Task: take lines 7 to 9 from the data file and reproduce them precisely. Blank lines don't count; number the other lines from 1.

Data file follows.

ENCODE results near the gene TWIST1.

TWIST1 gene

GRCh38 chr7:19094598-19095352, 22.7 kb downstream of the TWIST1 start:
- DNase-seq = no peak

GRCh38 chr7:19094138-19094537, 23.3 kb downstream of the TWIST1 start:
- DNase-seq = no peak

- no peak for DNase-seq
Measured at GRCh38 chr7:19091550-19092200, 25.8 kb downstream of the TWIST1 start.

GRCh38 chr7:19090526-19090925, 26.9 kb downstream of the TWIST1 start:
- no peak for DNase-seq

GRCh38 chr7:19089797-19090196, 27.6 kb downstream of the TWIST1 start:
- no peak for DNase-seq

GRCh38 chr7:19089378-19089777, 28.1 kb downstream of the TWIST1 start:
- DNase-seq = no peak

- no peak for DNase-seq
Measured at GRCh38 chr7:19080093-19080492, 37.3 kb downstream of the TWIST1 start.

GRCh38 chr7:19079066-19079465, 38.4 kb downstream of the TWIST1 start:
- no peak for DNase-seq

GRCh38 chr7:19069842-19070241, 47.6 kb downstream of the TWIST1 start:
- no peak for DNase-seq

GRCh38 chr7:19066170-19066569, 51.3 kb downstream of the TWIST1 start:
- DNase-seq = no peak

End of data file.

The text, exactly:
- no peak for DNase-seq
Measured at GRCh38 chr7:19091550-19092200, 25.8 kb downstream of the TWIST1 start.

GRCh38 chr7:19090526-19090925, 26.9 kb downstream of the TWIST1 start: